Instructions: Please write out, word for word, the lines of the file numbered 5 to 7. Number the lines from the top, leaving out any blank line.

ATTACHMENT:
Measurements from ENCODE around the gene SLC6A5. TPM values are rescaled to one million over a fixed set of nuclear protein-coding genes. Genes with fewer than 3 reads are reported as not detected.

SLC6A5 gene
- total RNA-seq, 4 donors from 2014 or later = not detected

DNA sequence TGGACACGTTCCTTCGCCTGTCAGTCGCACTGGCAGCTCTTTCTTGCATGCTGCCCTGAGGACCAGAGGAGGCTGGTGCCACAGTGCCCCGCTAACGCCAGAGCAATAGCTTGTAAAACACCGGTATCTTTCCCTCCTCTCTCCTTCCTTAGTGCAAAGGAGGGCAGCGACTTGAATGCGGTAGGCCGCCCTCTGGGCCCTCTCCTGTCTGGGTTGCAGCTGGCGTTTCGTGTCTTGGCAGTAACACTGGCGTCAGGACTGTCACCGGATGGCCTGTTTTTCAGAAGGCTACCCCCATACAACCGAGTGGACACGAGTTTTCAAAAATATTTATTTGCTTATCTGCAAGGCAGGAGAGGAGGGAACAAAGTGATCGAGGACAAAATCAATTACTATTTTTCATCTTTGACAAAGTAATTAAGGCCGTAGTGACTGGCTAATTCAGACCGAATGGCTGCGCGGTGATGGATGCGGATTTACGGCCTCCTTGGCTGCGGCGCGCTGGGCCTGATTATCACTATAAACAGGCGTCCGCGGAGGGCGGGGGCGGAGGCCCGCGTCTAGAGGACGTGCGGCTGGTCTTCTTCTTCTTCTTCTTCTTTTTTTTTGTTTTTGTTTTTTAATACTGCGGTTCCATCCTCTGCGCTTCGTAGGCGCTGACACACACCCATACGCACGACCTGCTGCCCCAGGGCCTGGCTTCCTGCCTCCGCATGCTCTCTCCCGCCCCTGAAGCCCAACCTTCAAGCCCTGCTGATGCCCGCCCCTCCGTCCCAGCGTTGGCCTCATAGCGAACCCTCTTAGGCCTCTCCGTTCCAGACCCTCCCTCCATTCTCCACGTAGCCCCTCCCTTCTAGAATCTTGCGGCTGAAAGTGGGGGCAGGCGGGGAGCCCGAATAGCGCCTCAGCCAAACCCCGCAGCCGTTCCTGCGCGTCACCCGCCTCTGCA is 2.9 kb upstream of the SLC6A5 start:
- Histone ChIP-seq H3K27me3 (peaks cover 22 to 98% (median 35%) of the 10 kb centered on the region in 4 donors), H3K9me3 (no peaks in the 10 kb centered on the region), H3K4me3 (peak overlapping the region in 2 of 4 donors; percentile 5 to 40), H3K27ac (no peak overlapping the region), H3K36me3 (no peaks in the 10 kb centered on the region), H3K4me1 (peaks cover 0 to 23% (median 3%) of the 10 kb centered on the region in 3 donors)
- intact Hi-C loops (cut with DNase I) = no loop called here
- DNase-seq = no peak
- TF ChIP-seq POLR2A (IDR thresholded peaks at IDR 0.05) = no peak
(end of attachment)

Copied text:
- Histone ChIP-seq H3K27me3 (peaks cover 22 to 98% (median 35%) of the 10 kb centered on the region in 4 donors), H3K9me3 (no peaks in the 10 kb centered on the region), H3K4me3 (peak overlapping the region in 2 of 4 donors; percentile 5 to 40), H3K27ac (no peak overlapping the region), H3K36me3 (no peaks in the 10 kb centered on the region), H3K4me1 (peaks cover 0 to 23% (median 3%) of the 10 kb centered on the region in 3 donors)
- intact Hi-C loops (cut with DNase I) = no loop called here
- DNase-seq = no peak